Discount drug cards; Don't Waste Your Money segment
(WXYZ) - Many people are confused abut the state of our health insurance. Obamacare is scheduled to take effect January 1st, if Congress doesn't block it.
With so much confusion, it's easy to think that a card in the mail is something you need to sign.
Health insurers and employers are making changes as a result of Obamacare and many people are receiving letters in the mail about changes in health coverage.
If you find a new health discount card, you may think it's part of the program. But we have an important warning before you sign your name.
Christine Ross recently opened up her mailbox to find this: two discount pharmacy cards for the "National Prescription Discount Network."
"All of a sudden, I get what looks like prescription cards and it says you've been pre-approved," Ross said.
They claimed they could save her up to 75 percent on prescriptions at Walgreens, Walmart, Rite Aid and other pharmacies.
She wondered if it was part of Obamacare.
"It starts talking about the things the new health care is supposed to do for people," Ross said. "And I said well that sounds very nice, but something felt fishy about it."
The Los Angeles Times recently investigated the card and said it is legitimate.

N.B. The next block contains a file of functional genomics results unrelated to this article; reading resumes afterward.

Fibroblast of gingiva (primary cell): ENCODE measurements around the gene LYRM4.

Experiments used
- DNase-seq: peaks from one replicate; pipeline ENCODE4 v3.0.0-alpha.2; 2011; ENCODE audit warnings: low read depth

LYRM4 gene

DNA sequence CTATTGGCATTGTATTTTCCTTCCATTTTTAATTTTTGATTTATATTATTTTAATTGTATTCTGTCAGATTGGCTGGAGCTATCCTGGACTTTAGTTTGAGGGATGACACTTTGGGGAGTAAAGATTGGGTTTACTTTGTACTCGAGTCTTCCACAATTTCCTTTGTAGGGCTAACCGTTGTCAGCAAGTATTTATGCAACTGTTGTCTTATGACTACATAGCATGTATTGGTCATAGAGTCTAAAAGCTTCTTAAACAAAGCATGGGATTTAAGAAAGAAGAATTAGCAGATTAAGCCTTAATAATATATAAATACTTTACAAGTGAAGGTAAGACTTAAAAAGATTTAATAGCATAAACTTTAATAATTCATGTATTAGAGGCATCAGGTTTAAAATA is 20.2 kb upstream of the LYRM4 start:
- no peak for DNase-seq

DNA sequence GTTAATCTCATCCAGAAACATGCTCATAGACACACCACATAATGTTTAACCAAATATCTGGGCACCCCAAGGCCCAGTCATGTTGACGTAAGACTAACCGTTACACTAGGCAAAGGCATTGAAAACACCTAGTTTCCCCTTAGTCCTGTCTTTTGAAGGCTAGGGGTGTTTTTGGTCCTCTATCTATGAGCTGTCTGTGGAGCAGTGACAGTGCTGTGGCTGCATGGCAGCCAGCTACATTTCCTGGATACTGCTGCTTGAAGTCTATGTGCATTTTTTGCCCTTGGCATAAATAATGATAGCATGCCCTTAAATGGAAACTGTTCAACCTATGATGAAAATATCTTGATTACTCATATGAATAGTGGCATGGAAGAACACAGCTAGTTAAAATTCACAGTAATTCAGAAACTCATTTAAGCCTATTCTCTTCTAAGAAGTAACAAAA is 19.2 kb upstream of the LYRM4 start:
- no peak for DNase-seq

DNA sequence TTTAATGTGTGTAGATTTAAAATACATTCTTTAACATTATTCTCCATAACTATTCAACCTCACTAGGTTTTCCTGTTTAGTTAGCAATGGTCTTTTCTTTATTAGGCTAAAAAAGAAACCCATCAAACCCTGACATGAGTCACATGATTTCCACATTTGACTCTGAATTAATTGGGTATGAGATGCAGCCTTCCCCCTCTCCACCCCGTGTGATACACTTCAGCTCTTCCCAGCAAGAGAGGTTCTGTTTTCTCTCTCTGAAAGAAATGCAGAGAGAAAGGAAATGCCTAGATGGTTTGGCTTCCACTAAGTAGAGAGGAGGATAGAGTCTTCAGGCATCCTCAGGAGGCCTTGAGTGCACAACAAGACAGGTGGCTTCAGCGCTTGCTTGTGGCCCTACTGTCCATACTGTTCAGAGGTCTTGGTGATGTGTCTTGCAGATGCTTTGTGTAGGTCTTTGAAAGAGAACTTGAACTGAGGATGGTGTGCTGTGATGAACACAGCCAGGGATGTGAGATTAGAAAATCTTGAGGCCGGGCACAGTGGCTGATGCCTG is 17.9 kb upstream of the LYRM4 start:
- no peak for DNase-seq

The card's parent company, Script Relief, is a marketing firm with a "C plus" rating from the BBB.
Script Relief explains in its promotional materials it is paid by drug companies when its cards are used.
So should you join? Maybe.
The website consumerworld.org recently tested a half discount drugs cards...including ones from Costco and AAA.
It says discounts vary, but the average savings was just 16 percent off list price, not 75 percent.
Meantime, the LA Times cautions that with all these cards, you are sharing personal information...something that's giving Christine some pause.
She is now worried about her privacy and too much information being exposed.
If you are confused by any health card or letter you receive in the mail, call your insurance company or check with Medicare.
There's a good chance it has nothing to do with the government, or Obamacare.